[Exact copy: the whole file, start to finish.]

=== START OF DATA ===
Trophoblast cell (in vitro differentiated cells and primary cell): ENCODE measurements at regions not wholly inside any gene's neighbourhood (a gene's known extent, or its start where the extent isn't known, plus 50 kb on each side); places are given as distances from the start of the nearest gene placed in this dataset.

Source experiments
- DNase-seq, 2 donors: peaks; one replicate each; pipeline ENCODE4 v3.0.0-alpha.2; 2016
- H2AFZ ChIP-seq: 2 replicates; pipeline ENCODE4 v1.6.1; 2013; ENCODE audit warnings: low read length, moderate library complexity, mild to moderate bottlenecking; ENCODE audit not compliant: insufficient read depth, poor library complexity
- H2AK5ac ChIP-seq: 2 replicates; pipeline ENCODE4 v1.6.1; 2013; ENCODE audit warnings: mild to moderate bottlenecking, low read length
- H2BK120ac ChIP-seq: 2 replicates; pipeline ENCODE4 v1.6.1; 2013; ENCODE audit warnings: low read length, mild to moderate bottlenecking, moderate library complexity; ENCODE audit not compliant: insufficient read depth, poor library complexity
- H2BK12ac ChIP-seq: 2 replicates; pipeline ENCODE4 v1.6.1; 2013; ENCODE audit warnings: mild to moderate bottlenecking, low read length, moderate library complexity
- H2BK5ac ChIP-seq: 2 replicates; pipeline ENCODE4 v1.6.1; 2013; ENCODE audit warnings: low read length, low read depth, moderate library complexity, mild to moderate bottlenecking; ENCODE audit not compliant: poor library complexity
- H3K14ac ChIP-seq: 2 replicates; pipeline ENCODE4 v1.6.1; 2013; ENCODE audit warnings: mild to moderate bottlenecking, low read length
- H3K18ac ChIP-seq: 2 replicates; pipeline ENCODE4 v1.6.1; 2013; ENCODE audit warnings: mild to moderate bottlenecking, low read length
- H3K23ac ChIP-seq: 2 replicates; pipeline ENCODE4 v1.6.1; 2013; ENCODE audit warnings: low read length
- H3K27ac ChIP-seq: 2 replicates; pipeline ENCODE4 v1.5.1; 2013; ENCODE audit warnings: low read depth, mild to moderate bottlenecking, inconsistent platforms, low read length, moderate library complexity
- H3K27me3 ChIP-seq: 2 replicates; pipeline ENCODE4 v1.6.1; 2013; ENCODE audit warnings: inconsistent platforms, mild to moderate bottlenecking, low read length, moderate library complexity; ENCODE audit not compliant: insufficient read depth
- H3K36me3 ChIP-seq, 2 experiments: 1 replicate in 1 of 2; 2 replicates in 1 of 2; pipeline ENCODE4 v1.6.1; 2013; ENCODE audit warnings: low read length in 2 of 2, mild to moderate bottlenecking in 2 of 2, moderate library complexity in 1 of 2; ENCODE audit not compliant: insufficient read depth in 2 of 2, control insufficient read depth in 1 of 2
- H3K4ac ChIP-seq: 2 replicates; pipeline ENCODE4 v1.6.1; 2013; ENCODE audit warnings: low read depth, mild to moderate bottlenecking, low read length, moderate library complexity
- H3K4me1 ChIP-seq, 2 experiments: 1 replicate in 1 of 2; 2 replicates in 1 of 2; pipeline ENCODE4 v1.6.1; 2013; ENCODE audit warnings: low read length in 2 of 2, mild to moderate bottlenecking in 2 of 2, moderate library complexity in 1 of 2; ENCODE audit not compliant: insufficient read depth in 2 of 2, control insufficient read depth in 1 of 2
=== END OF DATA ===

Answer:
Trophoblast cell (in vitro differentiated cells and primary cell): ENCODE measurements at regions not wholly inside any gene's neighbourhood (a gene's known extent, or its start where the extent isn't known, plus 50 kb on each side); places are given as distances from the start of the nearest gene placed in this dataset.

Source experiments
- DNase-seq, 2 donors: peaks; one replicate each; pipeline ENCODE4 v3.0.0-alpha.2; 2016
- H2AFZ ChIP-seq: 2 replicates; pipeline ENCODE4 v1.6.1; 2013; ENCODE audit warnings: low read length, moderate library complexity, mild to moderate bottlenecking; ENCODE audit not compliant: insufficient read depth, poor library complexity
- H2AK5ac ChIP-seq: 2 replicates; pipeline ENCODE4 v1.6.1; 2013; ENCODE audit warnings: mild to moderate bottlenecking, low read length
- H2BK120ac ChIP-seq: 2 replicates; pipeline ENCODE4 v1.6.1; 2013; ENCODE audit warnings: low read length, mild to moderate bottlenecking, moderate library complexity; ENCODE audit not compliant: insufficient read depth, poor library complexity
- H2BK12ac ChIP-seq: 2 replicates; pipeline ENCODE4 v1.6.1; 2013; ENCODE audit warnings: mild to moderate bottlenecking, low read length, moderate library complexity
- H2BK5ac ChIP-seq: 2 replicates; pipeline ENCODE4 v1.6.1; 2013; ENCODE audit warnings: low read length, low read depth, moderate library complexity, mild to moderate bottlenecking; ENCODE audit not compliant: poor library complexity
- H3K14ac ChIP-seq: 2 replicates; pipeline ENCODE4 v1.6.1; 2013; ENCODE audit warnings: mild to moderate bottlenecking, low read length
- H3K18ac ChIP-seq: 2 replicates; pipeline ENCODE4 v1.6.1; 2013; ENCODE audit warnings: mild to moderate bottlenecking, low read length
- H3K23ac ChIP-seq: 2 replicates; pipeline ENCODE4 v1.6.1; 2013; ENCODE audit warnings: low read length
- H3K27ac ChIP-seq: 2 replicates; pipeline ENCODE4 v1.5.1; 2013; ENCODE audit warnings: low read depth, mild to moderate bottlenecking, inconsistent platforms, low read length, moderate library complexity
- H3K27me3 ChIP-seq: 2 replicates; pipeline ENCODE4 v1.6.1; 2013; ENCODE audit warnings: inconsistent platforms, mild to moderate bottlenecking, low read length, moderate library complexity; ENCODE audit not compliant: insufficient read depth
- H3K36me3 ChIP-seq, 2 experiments: 1 replicate in 1 of 2; 2 replicates in 1 of 2; pipeline ENCODE4 v1.6.1; 2013; ENCODE audit warnings: low read length in 2 of 2, mild to moderate bottlenecking in 2 of 2, moderate library complexity in 1 of 2; ENCODE audit not compliant: insufficient read depth in 2 of 2, control insufficient read depth in 1 of 2
- H3K4ac ChIP-seq: 2 replicates; pipeline ENCODE4 v1.6.1; 2013; ENCODE audit warnings: low read depth, mild to moderate bottlenecking, low read length, moderate library complexity
- H3K4me1 ChIP-seq, 2 experiments: 1 replicate in 1 of 2; 2 replicates in 1 of 2; pipeline ENCODE4 v1.6.1; 2013; ENCODE audit warnings: low read length in 2 of 2, mild to moderate bottlenecking in 2 of 2, moderate library complexity in 1 of 2; ENCODE audit not compliant: insufficient read depth in 2 of 2, control insufficient read depth in 1 of 2